The teachers should constantly seek wisdom from on high, that they may be kept from making mistakes. They should give careful attention to their work, that each student may be prepared for the line of service to which he is best adapted. All are to be prepared to serve faithfully in some capacity. Teachers and students are to co-operate in doing their best. The constant effort of the teachers should be to make the students see the importance of constantly rising higher and still higher. RH September 1, 1904, Art. A, par. 10

The leading, controlling influence in the school is to be faithfulness in that which is least. Thus the students will be prepared to be faithful in greater things. Each student is to take himself in hand, and with God's help overcome the faults that mar his character. And he is to show an earnest, unselfish interest in the welfare of the school. If he sees a loose board in a walk or a loose paling on the fence, let him at once get a hammer and nails, and make the needed repairs. Nothing in the house or about the premises is to be allowed to present a slack, dilapidated appearance. The wagons and harnesses should be properly cared for and frequently examined and repaired. When harnesses and wagons are sent out in a dilapidated condition, human life is endangered. RH September 1, 1904, Art. A, par. 11

These little things are of much more importance than many suppose in the education of students. Business men will notice the appearance of the wagons and harnesses, and will form their opinions accordingly. And more than this, if students are allowed to go through school with slack, shiftless habits, their education will not be worth half as much as it would be if they were taught to be faithful in all they do. “He that is faithful in that which is least is faithful also in much.” Little things needing attention, yet left for days and weeks, until they become an unsightly neglect, teach the students lessons that will cling to them for a lifetime, greatly hindering them in their work. Such an example is demoralizing, and students whose education is after this order are not needed in the world. RH September 1, 1904, Art. A, par. 12

Should not our God be served most faithfully? We are called upon as teachers to rise up with firm purpose of heart, and discipline ourselves with sternness and vigor to habits of order and thoroughness. All that our hands find to do is to be well done. We have been bought with a price, even the blood of the Son of God, and all that we do is to honor and glorify our Redeemer. We are to work in partnership with Christ, as verily as Christ works in partnership with the Father. We are to lay aside every weight, “and the sin that doth so easily beset,” that we may follow our Lord with full purpose of heart. RH September 1, 1904, Art. A, par. 13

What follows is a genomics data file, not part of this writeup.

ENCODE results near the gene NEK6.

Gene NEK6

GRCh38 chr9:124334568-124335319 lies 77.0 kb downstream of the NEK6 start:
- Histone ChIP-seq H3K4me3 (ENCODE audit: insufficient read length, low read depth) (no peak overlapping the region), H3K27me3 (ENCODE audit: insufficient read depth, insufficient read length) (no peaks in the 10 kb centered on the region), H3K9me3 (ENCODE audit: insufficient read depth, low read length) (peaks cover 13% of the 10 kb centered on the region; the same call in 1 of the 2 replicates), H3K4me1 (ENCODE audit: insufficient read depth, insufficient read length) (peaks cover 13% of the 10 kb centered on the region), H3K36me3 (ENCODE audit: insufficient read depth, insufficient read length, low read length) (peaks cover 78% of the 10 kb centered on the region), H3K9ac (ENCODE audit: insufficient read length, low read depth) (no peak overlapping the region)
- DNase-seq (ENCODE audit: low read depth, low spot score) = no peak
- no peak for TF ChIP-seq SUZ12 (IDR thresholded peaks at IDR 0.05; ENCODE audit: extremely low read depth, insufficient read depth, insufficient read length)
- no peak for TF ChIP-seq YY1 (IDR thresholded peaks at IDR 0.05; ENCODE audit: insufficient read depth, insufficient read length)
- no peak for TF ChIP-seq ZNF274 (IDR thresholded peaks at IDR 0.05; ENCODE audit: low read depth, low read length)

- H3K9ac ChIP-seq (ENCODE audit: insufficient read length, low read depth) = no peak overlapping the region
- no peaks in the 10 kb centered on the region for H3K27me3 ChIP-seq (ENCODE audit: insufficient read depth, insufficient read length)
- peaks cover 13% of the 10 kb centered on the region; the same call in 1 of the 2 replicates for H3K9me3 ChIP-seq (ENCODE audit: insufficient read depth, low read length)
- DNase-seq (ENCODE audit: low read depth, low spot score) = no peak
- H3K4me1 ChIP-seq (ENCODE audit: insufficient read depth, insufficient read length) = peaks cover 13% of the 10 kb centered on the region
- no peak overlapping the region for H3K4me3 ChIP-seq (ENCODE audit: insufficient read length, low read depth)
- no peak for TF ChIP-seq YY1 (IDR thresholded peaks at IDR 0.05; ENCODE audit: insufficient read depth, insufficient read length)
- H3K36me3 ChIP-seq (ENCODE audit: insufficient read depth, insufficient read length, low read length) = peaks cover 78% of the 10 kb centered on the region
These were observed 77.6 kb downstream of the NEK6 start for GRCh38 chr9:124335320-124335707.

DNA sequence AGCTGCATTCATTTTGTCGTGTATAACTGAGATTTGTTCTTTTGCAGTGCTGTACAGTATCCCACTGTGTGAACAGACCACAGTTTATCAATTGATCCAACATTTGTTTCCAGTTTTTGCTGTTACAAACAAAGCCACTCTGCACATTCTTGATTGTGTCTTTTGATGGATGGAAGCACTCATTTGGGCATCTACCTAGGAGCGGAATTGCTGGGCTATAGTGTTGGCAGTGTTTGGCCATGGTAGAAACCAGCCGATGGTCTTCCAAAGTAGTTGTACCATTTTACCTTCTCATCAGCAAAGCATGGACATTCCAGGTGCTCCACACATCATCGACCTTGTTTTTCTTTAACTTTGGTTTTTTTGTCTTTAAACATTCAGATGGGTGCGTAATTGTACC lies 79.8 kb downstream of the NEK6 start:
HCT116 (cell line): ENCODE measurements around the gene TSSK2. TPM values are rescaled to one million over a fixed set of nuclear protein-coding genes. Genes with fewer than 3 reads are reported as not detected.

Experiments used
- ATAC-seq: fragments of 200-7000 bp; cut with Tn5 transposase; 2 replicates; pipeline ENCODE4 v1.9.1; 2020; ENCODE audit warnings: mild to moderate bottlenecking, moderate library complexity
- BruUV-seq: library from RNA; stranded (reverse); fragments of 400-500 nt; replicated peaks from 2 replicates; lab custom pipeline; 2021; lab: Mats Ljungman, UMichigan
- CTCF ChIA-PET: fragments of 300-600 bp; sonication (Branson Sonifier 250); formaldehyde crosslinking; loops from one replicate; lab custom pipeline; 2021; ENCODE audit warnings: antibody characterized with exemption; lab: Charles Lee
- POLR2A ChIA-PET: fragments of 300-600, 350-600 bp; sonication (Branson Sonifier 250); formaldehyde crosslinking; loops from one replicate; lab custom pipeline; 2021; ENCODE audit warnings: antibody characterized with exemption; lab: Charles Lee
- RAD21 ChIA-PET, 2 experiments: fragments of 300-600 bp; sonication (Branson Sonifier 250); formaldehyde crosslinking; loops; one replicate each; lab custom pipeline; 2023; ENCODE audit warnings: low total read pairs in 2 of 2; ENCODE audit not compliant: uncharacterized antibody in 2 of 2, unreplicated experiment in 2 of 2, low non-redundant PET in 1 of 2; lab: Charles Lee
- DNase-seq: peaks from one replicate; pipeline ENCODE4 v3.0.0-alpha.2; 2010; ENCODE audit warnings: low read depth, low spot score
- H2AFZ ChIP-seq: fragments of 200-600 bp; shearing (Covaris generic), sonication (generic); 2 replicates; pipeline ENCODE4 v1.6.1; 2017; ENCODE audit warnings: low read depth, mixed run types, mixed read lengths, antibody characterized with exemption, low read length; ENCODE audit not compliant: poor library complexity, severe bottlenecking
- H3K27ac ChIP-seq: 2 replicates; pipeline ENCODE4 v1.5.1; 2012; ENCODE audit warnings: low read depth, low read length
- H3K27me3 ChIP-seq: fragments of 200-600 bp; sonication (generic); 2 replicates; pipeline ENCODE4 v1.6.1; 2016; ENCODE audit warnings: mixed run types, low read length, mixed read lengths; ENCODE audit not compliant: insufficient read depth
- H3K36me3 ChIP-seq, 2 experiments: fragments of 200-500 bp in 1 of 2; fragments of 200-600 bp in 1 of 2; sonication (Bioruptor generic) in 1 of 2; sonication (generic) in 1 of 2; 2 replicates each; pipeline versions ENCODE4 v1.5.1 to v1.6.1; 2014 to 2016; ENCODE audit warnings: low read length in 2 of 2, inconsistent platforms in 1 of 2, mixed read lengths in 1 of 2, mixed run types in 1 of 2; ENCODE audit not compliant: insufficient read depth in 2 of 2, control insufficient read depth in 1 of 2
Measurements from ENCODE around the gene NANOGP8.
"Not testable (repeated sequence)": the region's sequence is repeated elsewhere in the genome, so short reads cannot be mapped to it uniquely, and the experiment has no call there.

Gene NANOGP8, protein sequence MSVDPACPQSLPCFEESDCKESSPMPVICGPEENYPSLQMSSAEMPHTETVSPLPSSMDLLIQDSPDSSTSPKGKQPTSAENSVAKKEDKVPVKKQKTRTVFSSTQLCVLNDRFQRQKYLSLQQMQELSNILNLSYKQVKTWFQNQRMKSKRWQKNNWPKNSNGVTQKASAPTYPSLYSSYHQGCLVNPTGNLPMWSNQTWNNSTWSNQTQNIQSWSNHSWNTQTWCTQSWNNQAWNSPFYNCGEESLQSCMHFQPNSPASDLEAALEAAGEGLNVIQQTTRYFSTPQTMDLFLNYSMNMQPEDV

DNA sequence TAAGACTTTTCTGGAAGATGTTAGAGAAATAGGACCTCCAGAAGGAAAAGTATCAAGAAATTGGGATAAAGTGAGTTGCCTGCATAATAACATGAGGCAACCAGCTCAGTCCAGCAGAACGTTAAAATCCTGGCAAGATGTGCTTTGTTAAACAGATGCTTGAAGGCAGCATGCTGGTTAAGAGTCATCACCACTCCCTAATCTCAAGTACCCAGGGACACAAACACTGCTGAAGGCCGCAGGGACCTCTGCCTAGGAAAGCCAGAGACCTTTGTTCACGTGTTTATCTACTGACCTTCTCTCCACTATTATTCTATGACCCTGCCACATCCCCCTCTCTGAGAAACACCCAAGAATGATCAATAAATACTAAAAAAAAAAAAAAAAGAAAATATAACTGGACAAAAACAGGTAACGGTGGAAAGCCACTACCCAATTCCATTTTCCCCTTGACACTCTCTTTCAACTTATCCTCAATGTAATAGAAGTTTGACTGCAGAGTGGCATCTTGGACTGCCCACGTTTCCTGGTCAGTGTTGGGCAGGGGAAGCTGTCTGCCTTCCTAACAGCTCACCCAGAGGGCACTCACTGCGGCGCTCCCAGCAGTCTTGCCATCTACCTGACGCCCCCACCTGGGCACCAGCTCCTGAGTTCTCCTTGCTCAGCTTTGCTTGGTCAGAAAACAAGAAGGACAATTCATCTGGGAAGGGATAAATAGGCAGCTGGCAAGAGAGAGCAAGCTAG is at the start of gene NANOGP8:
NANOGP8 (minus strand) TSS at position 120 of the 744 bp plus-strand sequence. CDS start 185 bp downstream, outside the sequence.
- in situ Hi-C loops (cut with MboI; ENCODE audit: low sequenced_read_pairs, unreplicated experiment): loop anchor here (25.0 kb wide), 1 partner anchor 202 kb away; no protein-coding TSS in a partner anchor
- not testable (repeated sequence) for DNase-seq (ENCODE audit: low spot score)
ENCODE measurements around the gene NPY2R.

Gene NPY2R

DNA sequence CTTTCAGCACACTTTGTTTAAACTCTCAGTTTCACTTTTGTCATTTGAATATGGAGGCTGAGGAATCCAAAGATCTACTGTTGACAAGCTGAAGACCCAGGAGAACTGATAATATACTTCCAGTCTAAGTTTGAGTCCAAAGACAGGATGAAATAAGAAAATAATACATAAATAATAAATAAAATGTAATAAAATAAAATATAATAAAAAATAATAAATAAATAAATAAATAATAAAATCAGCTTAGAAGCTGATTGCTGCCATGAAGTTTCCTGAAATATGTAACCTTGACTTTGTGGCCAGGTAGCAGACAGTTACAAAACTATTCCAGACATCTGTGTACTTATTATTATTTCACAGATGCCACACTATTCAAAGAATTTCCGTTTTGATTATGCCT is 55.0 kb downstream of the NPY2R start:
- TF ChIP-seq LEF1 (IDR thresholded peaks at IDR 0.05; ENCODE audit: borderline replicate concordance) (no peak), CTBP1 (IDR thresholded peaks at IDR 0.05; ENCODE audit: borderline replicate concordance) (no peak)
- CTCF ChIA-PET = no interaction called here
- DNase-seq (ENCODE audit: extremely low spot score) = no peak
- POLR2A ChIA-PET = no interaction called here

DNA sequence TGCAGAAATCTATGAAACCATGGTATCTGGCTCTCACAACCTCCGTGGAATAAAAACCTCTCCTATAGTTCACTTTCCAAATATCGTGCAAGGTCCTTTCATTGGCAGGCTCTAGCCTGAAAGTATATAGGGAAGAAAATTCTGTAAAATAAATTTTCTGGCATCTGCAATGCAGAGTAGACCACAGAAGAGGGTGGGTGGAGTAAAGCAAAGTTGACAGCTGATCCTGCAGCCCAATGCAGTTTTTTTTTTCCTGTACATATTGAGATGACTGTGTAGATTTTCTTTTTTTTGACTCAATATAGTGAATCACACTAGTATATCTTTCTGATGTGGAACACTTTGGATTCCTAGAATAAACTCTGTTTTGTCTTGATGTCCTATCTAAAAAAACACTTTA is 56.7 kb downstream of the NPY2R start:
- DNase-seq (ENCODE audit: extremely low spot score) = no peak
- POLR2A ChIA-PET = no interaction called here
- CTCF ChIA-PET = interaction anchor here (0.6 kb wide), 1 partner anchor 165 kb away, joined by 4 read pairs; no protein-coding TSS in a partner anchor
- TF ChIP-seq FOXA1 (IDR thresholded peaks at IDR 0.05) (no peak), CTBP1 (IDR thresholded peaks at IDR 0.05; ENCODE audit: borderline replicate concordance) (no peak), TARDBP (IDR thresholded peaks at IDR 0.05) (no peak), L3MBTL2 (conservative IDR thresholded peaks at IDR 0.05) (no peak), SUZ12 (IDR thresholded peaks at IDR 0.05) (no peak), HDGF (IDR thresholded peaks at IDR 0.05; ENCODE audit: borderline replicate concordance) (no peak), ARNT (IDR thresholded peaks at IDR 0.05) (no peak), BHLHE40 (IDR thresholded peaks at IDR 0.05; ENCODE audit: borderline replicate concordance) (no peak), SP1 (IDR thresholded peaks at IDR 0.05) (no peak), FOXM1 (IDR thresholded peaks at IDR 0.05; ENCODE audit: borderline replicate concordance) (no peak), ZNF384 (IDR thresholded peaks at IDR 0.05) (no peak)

The soul suffers a great loss when duties are not faithfully performed, when habits of negligence and carelessness are allowed to rule the life. Faithfulness and unselfishness are to control all that we do. When the soul is left uncleansed, when selfish aims are allowed to control, the enemy comes in, leading the mind to carry out unholy devices and to work for selfish advantage, regardless of results. RH September 1, 1904, Art. A, par. 14

But he who makes Christ first and last and best in everything will not work for selfish purposes. Unselfishness will be revealed in every act. The peace of Christ can not abide in the heart of a man in whose life self is the mainspring of action. Such a one may hold the theories of truth, but unless he brings himself into harmony with the requirements of God's Word, giving up all his ambitions and desires for the will and way of Christ, he strives without purpose; for God can not bless him. He halts between two opinions, constantly vacillating between Christ and the world. It is like some one striving for the mastery, yet cumbering himself by clinging to heavy weights. RH September 1, 1904, Art. A, par. 15